Don't blame Shakib, he is a typical Bangladeshi when it comes to bosses. Plus the interference from the president. He already made Shakib kneel and begged apologies. Ask the coach what he has contributed in last four years. Andrew Miller is very right from the beginning (see commentary), its sheer negetavity and the coach's hiding of weaknesses of the team's batting. He didn't help boys improve or correct their faults.

Posted by mendicant on (March 12, 2010, 17:17 GMT)

There seems to be a lot going on in the dressing room and behind the scenes. Recent player departures (Raquibul, Mashrafee), jockeying between Siddons and Khaled Mahmud (who has all but declared himself ready to take over as coach), and of course the ususal incompetencies of the BCB and its selectors...all of this is another unwelcome twist to the Bangladesh cricket saga.

Posted by Bang_La on (March 12, 2010, 16:42 GMT)

Ah Andrew Miller, you are one rare speaking-out-my-heart-honestly Englishman, Thank YOU. I wrote elsewhere that its Siddons, of course, not Shakib did hide the batsmen from Finn Tower canon balls. Reason is also simple. In last 4 years, Mister Siddons did not put any visible input into the team so the younger and oh-not-so-talented side could stand up against Mammoths. If there is any big talk prize, it will sure go to Mister Siddons with gold ribbon. Well, so called BCB officals are English-language-challenged to talk with Mister Siddons and also lack the guts to put him into task :) Aas.

Its pure negativity, you are so right and thank YOU again.

Posted by ChairmanValvod on (March 12, 2010, 16:35 GMT)

There's nothing wrong in calling a spade a spade. Bangladesh are an incredibly "ordinary" side. They have now been a Test playing nation for over a decade. They are still horribly inept at top level cricket. Every now and then they show signs of life and talent in their cricket, but alas, it's really a tease. Shakib and Siddons should really, keep their assenine remarks, really to themselves. I mean, what exactly has Bangladesh done against top brass opposition for Siddons or Shakib to have that sort of arrogance? Nothing. Absolutely nothing. Teams like Bangladesh, Zimbabwe, Ireland, etc should not be granted Test status until it is absolutely certain that they have quality cricket to put on show. It's a demeaning prospect to the idea of Test cricket being the ultimate form, when you have glorified first class teams like Bnagladesh, Zimbabwe, the current WI's and Pakistan squads parading around as proper Test teams. Pathetic, is the one word that sums up Bangladesh cricket.

Posted by bandor on (March 12, 2010, 16:20 GMT)

I would have been surprised to see bangladesh doing better considering the circumstances in last couple of weeks. Right now the team has a super talkative, number 1 ODI all rounder as captain, who is talking rubbish in public about the proven campaigners like mashrafee and co. Board president is acting as the super selector. We stopped nurturing talents like alok, rajin, nazimuddin etc. Rafiq the proven performer had to retire for the politics of players and board. Every new coach comes start building from scratch. We progress some and take even more steps back. We select bowlers who can throw the ball faster. But forget that Akram, McGrath, Walsh, was not fastest of the bowlers. Likes of Mashrafee, a nururted rajib and swinger russel could more affective, before the likes of rubel or shaifuls are ready. Frustrating at best. But the cricket fraternity should stop crying for dropping bangladesh from test arena at every possible opportunity.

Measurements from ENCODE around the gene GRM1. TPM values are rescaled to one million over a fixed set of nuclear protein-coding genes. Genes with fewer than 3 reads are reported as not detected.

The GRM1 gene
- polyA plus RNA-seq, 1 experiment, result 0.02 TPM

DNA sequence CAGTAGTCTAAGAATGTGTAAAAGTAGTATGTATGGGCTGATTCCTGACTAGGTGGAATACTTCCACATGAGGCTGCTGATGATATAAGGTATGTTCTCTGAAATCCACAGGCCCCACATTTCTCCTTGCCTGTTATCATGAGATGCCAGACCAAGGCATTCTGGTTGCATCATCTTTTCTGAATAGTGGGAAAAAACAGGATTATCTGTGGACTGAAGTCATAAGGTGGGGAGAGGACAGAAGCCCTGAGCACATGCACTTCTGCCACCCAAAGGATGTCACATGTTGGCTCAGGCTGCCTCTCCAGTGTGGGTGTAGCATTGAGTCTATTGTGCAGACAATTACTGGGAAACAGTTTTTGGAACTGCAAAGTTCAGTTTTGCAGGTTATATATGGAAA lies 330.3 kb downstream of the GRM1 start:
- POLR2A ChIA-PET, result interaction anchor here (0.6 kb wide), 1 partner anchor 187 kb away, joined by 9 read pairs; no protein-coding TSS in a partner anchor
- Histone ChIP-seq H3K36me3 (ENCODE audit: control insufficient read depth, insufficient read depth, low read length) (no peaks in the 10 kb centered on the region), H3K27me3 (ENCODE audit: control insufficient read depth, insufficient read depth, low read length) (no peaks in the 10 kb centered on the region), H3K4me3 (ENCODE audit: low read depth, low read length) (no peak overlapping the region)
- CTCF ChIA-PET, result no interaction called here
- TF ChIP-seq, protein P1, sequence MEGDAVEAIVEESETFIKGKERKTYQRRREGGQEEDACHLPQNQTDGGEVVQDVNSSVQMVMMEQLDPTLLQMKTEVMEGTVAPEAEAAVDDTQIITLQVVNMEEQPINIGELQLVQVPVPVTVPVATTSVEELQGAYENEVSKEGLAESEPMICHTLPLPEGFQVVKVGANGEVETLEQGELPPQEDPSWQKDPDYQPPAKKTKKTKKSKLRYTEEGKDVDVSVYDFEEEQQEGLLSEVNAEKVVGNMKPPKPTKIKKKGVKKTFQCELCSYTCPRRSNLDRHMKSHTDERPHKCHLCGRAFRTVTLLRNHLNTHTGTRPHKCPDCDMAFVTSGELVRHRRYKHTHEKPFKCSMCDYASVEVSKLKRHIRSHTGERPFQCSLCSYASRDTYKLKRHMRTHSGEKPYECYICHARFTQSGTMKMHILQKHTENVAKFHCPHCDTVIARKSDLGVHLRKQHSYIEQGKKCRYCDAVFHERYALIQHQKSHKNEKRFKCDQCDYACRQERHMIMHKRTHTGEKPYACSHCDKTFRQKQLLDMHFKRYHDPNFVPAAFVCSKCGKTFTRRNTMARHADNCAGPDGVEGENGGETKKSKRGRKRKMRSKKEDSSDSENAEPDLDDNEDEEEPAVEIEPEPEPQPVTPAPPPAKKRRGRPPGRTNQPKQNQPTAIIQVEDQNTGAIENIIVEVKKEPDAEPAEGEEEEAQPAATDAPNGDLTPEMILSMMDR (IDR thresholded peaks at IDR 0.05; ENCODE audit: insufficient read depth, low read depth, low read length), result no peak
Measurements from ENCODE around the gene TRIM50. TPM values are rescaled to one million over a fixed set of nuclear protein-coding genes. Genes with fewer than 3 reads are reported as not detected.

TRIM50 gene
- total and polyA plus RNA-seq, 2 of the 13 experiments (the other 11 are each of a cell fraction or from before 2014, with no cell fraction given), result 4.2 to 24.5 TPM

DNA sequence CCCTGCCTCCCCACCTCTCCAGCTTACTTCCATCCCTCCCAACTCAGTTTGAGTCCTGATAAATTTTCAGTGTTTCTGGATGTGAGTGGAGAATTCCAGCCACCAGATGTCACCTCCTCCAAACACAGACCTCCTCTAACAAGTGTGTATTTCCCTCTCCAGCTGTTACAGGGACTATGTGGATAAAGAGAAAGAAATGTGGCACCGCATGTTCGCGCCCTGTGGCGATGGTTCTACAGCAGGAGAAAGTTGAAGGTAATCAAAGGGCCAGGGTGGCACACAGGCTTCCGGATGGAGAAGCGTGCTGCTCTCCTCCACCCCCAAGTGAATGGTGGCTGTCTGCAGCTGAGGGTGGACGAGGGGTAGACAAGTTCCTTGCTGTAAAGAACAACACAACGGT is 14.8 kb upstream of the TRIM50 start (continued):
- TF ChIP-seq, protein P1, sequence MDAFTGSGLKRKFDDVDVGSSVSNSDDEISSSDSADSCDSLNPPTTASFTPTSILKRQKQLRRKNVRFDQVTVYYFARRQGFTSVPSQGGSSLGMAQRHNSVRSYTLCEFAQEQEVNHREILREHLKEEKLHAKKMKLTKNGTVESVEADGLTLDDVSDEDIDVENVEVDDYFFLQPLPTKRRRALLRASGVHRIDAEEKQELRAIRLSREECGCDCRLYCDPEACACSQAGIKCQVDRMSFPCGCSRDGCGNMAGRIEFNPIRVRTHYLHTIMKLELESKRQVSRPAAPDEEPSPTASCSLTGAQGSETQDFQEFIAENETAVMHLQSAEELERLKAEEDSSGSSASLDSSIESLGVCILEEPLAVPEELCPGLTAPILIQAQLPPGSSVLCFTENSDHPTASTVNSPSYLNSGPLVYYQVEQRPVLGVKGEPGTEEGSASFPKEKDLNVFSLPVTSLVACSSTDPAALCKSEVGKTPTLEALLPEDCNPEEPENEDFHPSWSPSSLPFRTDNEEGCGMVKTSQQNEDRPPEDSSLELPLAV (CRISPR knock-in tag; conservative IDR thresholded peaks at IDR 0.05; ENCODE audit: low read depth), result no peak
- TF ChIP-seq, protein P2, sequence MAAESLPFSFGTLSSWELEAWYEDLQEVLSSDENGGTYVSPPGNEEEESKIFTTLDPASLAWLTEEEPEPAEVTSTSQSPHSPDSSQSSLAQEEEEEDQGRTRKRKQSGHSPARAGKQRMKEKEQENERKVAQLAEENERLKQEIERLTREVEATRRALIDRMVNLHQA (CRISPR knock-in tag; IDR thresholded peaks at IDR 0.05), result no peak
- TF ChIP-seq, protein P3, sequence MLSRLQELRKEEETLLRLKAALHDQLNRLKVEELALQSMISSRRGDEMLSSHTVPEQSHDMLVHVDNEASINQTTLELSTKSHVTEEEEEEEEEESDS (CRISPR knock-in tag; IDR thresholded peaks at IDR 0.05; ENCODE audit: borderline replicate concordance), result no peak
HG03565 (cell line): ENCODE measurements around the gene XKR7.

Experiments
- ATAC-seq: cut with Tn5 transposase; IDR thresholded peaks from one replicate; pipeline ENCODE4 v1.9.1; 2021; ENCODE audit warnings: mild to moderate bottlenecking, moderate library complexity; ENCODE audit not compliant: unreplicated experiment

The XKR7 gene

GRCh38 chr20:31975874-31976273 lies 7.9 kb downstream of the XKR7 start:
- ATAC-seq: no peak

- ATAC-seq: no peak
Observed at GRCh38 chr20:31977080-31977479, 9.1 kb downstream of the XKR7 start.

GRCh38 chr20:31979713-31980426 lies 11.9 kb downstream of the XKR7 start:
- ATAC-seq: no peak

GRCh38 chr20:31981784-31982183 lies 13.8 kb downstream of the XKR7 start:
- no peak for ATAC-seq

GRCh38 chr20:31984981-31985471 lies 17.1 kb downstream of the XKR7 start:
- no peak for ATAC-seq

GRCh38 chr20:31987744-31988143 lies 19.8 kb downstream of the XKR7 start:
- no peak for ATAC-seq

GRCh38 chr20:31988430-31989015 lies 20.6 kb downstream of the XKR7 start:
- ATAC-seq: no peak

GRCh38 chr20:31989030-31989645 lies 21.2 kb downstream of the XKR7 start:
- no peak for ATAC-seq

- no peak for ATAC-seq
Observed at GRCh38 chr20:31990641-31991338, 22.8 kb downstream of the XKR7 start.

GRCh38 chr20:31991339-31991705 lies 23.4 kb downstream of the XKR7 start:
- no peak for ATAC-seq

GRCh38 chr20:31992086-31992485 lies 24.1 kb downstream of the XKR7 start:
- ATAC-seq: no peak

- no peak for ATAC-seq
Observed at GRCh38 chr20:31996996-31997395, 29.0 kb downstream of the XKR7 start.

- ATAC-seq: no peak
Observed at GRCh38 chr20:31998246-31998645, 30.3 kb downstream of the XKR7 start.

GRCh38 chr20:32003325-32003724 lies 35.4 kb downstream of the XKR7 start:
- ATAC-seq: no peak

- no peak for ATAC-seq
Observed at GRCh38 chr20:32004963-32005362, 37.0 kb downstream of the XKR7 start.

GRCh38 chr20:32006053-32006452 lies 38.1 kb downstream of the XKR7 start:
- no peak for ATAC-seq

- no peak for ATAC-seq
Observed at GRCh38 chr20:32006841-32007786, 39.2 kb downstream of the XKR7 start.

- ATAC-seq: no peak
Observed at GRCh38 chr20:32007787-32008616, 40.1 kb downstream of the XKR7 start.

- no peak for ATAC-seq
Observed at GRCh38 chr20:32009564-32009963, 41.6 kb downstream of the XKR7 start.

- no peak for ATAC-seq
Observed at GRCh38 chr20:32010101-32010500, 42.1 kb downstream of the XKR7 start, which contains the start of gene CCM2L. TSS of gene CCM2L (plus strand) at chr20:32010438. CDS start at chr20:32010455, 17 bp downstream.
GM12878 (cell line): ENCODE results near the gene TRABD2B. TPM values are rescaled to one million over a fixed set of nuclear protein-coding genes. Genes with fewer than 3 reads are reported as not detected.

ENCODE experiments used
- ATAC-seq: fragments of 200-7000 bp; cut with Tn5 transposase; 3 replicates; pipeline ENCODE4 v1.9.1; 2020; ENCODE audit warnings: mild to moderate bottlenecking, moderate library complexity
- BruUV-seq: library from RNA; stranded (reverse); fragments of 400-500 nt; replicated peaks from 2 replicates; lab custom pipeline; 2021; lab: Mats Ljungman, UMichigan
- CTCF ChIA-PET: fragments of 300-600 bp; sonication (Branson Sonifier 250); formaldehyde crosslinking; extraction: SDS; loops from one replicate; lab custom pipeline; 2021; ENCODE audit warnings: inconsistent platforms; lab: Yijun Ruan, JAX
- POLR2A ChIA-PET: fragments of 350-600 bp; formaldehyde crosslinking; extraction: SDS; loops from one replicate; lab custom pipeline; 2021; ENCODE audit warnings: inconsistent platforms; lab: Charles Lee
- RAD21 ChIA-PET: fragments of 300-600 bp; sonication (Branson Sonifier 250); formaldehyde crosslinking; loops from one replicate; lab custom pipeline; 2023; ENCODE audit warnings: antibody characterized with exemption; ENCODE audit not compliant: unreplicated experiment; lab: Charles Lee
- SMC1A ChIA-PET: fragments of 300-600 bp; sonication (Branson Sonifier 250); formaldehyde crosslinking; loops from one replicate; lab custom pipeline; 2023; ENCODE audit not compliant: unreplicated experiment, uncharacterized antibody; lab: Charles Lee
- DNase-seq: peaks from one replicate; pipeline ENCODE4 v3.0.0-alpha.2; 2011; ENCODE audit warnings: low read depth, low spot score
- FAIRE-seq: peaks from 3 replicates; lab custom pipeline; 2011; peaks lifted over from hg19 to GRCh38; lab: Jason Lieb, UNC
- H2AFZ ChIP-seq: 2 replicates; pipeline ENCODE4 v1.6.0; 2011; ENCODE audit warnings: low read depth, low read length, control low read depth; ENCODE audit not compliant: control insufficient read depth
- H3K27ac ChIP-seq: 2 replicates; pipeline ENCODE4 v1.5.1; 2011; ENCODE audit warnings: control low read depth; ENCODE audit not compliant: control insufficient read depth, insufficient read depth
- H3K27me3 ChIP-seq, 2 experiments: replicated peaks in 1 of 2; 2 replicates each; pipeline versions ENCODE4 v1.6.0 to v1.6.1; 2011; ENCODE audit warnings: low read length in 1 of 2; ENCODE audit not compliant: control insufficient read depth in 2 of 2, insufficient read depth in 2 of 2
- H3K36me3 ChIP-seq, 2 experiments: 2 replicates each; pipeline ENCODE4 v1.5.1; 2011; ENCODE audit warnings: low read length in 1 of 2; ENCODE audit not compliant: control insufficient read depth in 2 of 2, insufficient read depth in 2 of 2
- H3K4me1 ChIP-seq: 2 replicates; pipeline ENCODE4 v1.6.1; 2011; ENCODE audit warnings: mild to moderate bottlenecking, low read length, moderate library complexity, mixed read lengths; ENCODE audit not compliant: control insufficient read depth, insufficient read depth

Posted by Farukafaj on (March 12, 2010, 15:42 GMT)

all blames go to Shakib.what a stupid decision to bowl first!!How Bangladesh will bat now, they will be tired after two days of fielding and collapse while batting.This is Bangladesh cricket.

Posted by HenWelder on (March 12, 2010, 15:22 GMT)

Very disappointing from the Tigers after the ODI's I had expected them to come out and fight in this test series. To call them lackluster would be a disservice they were abysmal in the field, which begs the question why do they have test match status.

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Andrew Miller Andrew Miller was saved from a life of drudgery in the City when his car caught fire on the way to an interview. He took this as a sign and fled to Pakistan where he witnessed England's historic victory in the twilight at Karachi (or thought he did, at any rate - it was too dark to tell). He then joined Wisden Online in 2001, and soon graduated from put-upon photocopier to a writer with a penchant for comment and cricket on the subcontinent. In addition to Pakistan, he has covered England tours in Sri Lanka, Bangladesh, South Africa, Australia and New Zealand, as well as the World Cup in the Caribbean in 2007
Tour Results
Bangladesh v England at Dhaka - Mar 20-24, 2010
England won by 9 wickets
Bangladesh v England at Chittagong - Mar 12-16, 2010
England won by 181 runs
Bangladesh A v England XI at Chittagong - Mar 7-9, 2010
Match drawn
Bangladesh v England at Chittagong - Mar 5, 2010
England won by 45 runs
Bangladesh v England at Dhaka - Mar 2, 2010
England won by 2 wickets (with 7 balls remaining)
More results »
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News | Features Last 3 days